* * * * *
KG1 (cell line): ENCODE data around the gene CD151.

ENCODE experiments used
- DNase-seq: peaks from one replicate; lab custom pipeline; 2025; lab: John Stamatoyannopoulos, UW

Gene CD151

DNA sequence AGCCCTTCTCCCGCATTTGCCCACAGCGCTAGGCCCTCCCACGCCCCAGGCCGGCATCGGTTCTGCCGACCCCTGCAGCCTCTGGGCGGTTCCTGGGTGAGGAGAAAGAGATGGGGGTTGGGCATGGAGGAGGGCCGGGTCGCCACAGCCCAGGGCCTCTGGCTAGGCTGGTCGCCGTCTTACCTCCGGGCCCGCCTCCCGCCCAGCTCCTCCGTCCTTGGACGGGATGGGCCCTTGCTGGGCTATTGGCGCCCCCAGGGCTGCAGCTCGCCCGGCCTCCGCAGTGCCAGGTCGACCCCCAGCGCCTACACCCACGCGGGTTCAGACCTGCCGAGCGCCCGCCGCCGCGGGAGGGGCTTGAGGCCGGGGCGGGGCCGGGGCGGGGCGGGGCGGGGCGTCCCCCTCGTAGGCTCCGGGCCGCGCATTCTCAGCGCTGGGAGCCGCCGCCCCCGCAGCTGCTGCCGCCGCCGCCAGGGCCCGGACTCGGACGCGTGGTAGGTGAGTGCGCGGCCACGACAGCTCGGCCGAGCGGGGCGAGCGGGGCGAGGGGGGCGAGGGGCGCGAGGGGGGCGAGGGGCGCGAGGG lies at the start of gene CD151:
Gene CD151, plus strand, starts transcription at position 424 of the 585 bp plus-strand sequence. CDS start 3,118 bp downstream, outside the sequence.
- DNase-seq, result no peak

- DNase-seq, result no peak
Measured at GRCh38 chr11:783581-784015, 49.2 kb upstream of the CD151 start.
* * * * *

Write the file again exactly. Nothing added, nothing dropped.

KG1 (cell line): ENCODE data around the gene CD151.

ENCODE experiments used
- DNase-seq: peaks from one replicate; lab custom pipeline; 2025; lab: John Stamatoyannopoulos, UW

Gene CD151

DNA sequence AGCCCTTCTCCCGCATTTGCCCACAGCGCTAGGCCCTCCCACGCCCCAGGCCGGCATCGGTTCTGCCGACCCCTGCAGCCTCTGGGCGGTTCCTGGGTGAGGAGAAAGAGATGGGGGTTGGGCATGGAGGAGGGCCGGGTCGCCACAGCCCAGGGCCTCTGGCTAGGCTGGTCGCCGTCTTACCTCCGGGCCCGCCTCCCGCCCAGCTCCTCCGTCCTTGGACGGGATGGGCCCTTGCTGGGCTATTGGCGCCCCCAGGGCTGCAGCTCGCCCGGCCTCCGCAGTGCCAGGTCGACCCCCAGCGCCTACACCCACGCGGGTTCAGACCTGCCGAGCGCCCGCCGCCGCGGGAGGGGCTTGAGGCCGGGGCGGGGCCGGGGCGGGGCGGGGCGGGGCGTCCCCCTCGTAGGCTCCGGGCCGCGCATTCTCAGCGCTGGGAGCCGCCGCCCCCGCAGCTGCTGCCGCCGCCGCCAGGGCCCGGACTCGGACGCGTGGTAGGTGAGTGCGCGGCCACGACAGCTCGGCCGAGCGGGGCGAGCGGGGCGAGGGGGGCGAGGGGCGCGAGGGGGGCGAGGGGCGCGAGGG lies at the start of gene CD151:
Gene CD151, plus strand, starts transcription at position 424 of the 585 bp plus-strand sequence. CDS start 3,118 bp downstream, outside the sequence.
- DNase-seq, result no peak

- DNase-seq, result no peak
Measured at GRCh38 chr11:783581-784015, 49.2 kb upstream of the CD151 start.